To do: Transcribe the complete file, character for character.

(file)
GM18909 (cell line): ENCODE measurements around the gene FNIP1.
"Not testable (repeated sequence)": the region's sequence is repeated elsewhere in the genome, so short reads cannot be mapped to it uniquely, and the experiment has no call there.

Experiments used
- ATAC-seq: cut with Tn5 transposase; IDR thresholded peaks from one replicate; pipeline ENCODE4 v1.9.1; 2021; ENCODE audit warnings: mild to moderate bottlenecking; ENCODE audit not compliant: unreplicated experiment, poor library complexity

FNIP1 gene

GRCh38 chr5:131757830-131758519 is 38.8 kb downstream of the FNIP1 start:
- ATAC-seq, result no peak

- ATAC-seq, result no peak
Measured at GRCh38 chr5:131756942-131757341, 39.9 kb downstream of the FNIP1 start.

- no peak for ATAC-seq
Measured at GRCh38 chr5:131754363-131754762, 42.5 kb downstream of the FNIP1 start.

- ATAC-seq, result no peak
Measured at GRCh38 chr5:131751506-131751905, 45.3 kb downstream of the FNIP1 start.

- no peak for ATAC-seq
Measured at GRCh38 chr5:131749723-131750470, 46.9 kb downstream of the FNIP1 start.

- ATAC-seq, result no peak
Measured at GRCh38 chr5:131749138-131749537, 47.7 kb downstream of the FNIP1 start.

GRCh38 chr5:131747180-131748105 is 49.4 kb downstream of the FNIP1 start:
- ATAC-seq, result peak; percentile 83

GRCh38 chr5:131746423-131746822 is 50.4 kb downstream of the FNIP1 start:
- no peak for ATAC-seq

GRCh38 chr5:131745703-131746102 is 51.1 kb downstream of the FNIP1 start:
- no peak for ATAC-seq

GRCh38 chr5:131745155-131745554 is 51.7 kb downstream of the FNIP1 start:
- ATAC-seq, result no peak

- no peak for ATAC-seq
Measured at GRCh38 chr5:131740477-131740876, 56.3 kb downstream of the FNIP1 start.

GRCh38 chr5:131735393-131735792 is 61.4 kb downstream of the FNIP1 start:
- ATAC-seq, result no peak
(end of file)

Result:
GM18909 (cell line): ENCODE measurements around the gene FNIP1.
"Not testable (repeated sequence)": the region's sequence is repeated elsewhere in the genome, so short reads cannot be mapped to it uniquely, and the experiment has no call there.

Experiments used
- ATAC-seq: cut with Tn5 transposase; IDR thresholded peaks from one replicate; pipeline ENCODE4 v1.9.1; 2021; ENCODE audit warnings: mild to moderate bottlenecking; ENCODE audit not compliant: unreplicated experiment, poor library complexity

FNIP1 gene

GRCh38 chr5:131757830-131758519 is 38.8 kb downstream of the FNIP1 start:
- ATAC-seq, result no peak

- ATAC-seq, result no peak
Measured at GRCh38 chr5:131756942-131757341, 39.9 kb downstream of the FNIP1 start.

- no peak for ATAC-seq
Measured at GRCh38 chr5:131754363-131754762, 42.5 kb downstream of the FNIP1 start.

- ATAC-seq, result no peak
Measured at GRCh38 chr5:131751506-131751905, 45.3 kb downstream of the FNIP1 start.

- no peak for ATAC-seq
Measured at GRCh38 chr5:131749723-131750470, 46.9 kb downstream of the FNIP1 start.

- ATAC-seq, result no peak
Measured at GRCh38 chr5:131749138-131749537, 47.7 kb downstream of the FNIP1 start.

GRCh38 chr5:131747180-131748105 is 49.4 kb downstream of the FNIP1 start:
- ATAC-seq, result peak; percentile 83

GRCh38 chr5:131746423-131746822 is 50.4 kb downstream of the FNIP1 start:
- no peak for ATAC-seq

GRCh38 chr5:131745703-131746102 is 51.1 kb downstream of the FNIP1 start:
- no peak for ATAC-seq

GRCh38 chr5:131745155-131745554 is 51.7 kb downstream of the FNIP1 start:
- ATAC-seq, result no peak

- no peak for ATAC-seq
Measured at GRCh38 chr5:131740477-131740876, 56.3 kb downstream of the FNIP1 start.

GRCh38 chr5:131735393-131735792 is 61.4 kb downstream of the FNIP1 start:
- ATAC-seq, result no peak